Why I’m Leaving a Legacy to the American Tinnitus Association
By Gary Reul
In 1994, my wife and I were enjoying another warm day traveling through the Everglades when I spotted a sign that read “AIR BOAT RIDES.” I had seen these boats in movies, skimming across the water off into the sunset or some new adventure. We bought tickets for what we thought would be a pleasant ride, and, as we watched a craft pull into the dock making very little noise, I never imagined what we were about to encounter.
We boarded the boat last, so we had to sit in front of the 350-horsepower engine that propels the enormous fan blades. The ride started slowly and somewhat quietly, but when the boat driver hit the gas, we went roaring – literally – through the tall grasses. We later found out the engine, which was right behind our heads, was producing 110 continuous decibels, which damage hearing after just one minute.
Our ride lasted 30 minutes. As I got off the boat, I heard loud noise in my head, even though the engine had returned to a low hum. It didn’t go away, and later I learned I had developed hyperacusis, which is sensitivity to sound that doesn’t bother someone with normal hearing, in addition to tinnitus.
Once home, I followed the usual pattern of doctor’s appointments for those struggling with tinnitus, starting with my family physician, then audiologist, otolaryngologist, and neurologist. Each said, “Go home and learn to live with it.”
One physician mentioned that he had heard of a psychiatrist who had done research on tinnitus at a local university pain clinic. I met briefly with that research physician, who prescribed the antidepressant Paxil® (paroxetine hydrochloride), because it had helped other tinnitus patients. It took about two weeks to take effect, and, although it did not relieve the sound, it allowed me to function with my tinnitus.
At the time, I was a school district administrator and had to attend and facilitate many daily meetings, which put a real strain on me. Before each meeting, I’d explain to the group that I had tinnitus and hyperacusis, adding a brief explanation of what those conditions were and the need for a quiet environment. One day, another administrator stopped by my office to share that he also had tinnitus and had joined the American Tinnitus Association, which offered useful information about the condition.
That was when my long journey with the American Tinnitus Association began. After joining in the 1990s, I discovered the ATA committees, so I applied to join one. After two years of committee work, I was asked to join the ATA board of directors, and a year after joining the board, I was elected vice chair for a two-year term. As my term was coming to an end, the ATA executive director (ED) resigned unexpectedly, creating an immediate need for a temporary replacement. I agreed to that role for a year, which gave the board enough time to find a qualified candidate. I moved to Portland, where the ATA headquarters was until 2017 and served as ED for one year and one day.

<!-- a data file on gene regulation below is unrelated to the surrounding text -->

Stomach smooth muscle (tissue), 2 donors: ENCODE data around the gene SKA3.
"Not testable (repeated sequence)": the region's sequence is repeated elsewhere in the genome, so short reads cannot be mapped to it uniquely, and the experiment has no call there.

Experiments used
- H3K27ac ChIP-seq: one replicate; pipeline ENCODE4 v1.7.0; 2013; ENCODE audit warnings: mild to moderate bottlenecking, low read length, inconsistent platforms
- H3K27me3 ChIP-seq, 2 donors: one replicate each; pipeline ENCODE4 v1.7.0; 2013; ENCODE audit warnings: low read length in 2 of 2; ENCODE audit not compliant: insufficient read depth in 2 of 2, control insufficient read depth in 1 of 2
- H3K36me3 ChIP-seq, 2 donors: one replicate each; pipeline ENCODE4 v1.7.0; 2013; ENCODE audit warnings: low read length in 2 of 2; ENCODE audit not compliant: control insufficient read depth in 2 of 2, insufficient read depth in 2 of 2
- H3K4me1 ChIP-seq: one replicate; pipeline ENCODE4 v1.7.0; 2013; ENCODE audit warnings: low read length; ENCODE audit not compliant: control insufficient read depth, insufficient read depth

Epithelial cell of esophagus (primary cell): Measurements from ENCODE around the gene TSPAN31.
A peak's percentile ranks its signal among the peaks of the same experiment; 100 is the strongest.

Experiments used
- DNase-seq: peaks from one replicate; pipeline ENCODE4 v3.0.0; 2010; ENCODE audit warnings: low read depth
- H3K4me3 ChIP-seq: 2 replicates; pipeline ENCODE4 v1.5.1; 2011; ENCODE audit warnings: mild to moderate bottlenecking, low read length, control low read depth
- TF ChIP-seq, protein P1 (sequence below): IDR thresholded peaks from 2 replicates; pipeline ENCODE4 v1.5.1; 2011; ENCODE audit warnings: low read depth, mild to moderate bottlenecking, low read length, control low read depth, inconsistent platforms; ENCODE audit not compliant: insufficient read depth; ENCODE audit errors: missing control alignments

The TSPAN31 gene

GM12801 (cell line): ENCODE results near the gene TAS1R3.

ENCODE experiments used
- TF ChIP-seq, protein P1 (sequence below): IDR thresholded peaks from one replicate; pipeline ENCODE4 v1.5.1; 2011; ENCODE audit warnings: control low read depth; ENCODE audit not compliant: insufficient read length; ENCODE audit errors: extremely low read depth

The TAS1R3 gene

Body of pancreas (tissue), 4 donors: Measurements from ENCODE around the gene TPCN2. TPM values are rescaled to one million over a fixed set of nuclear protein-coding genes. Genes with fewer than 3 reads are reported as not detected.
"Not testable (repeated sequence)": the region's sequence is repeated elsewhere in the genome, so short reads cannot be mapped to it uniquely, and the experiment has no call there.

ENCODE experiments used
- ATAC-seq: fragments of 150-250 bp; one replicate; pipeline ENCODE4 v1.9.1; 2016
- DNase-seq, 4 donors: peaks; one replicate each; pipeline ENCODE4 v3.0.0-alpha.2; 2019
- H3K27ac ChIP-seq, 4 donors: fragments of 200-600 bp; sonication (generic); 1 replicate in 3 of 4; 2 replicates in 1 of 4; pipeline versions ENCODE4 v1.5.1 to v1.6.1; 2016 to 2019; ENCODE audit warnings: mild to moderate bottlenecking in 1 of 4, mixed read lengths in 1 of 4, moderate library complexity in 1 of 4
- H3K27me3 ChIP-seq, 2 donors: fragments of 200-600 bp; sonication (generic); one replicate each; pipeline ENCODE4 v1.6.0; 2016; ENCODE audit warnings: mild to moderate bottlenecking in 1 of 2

Interacting with fellow patients with tinnitus all over the country was a rewarding experience. When we found our next ED, I returned to the board as chair for a two-year term.
My journey with the ATA continues. I’m the current ATA board treasurer and spend several hours a week fulfilling this duty. My tinnitus has not subsided. In fact, it has grown worse over the years. The severity of my hyperacusis has essentially made me a recluse in my home. My wife, daughter, and granddaughter have had to live with my many ups and downs over the years, and I appreciate greatly the sacrifices they have made to accommodate me over the past 24 years since that fateful 30-minute boat ride through the Everglades.
At the age of 80, though I now have a few other health issues besides tinnitus and hyperacusis, my wife and I wish to continue supporting the ATA, so we listed it as a beneficiary in our wills. It is fitting that an organization that has helped me, my family, and thousands of others should be remembered in a legacy gift, no matter how large or small. I know through my many years of leadership in the ATA that each time we are remembered in someone’s will, we are humbled and emboldened to continue our mission to serve the tinnitus community. Importantly, the ATA is funded entirely through individual donations, so as you continue your journey living with tinnitus, I hope you, too, will consider making ongoing contributions to the ATA and a gift in your will that will help us carry on the valuable work this organization does on behalf of patients, healthcare providers, and researchers.
Gary Reul, EdD, was an educator for 48 years, working in various positions, including junior and high school teacher, university professor, counselor, principal, and superintendent in Issaquah, Washington, where he is currently retired. Dr. Reul is current treasurer of the ATA board of directors.